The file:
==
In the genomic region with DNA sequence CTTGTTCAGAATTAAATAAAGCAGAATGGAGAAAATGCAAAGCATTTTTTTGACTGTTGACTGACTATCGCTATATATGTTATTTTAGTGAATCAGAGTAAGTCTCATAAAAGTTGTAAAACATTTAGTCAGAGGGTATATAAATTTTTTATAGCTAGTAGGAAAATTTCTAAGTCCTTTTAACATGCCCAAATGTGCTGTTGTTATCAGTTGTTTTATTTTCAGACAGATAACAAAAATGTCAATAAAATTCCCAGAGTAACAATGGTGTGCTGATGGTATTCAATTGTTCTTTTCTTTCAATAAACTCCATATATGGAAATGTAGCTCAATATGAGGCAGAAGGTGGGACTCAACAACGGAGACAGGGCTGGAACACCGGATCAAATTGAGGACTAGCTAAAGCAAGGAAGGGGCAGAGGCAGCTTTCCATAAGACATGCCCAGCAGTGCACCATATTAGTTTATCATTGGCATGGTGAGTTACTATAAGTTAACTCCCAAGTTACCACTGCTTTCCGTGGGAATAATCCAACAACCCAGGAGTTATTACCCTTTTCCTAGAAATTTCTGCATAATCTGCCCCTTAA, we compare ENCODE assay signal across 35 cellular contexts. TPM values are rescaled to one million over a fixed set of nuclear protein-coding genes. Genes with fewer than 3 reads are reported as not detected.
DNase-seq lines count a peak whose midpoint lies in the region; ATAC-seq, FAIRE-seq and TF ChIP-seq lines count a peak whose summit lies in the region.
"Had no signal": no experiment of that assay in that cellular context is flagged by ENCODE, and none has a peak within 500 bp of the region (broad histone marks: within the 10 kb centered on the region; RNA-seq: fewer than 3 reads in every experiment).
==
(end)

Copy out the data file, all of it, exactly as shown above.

In the genomic region with DNA sequence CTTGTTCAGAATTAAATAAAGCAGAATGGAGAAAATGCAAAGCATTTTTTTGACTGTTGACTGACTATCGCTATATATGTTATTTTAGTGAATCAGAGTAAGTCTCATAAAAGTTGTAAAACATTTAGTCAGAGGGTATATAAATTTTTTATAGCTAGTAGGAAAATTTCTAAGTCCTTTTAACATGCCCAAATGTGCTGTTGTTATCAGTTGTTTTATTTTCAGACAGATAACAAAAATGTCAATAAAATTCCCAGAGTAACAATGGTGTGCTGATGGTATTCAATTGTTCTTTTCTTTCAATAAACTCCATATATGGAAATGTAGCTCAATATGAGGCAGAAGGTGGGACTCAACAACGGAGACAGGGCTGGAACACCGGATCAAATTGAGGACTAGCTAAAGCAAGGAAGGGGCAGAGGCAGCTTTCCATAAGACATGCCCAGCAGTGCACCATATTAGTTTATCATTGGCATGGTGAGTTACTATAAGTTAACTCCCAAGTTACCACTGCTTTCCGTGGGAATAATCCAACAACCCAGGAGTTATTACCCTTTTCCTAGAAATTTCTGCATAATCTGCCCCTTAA, we compare ENCODE assay signal across 35 cellular contexts. TPM values are rescaled to one million over a fixed set of nuclear protein-coding genes. Genes with fewer than 3 reads are reported as not detected.
DNase-seq lines count a peak whose midpoint lies in the region; ATAC-seq, FAIRE-seq and TF ChIP-seq lines count a peak whose summit lies in the region.
"Had no signal": no experiment of that assay in that cellular context is flagged by ENCODE, and none has a peak within 500 bp of the region (broad histone marks: within the 10 kb centered on the region; RNA-seq: fewer than 3 reads in every experiment).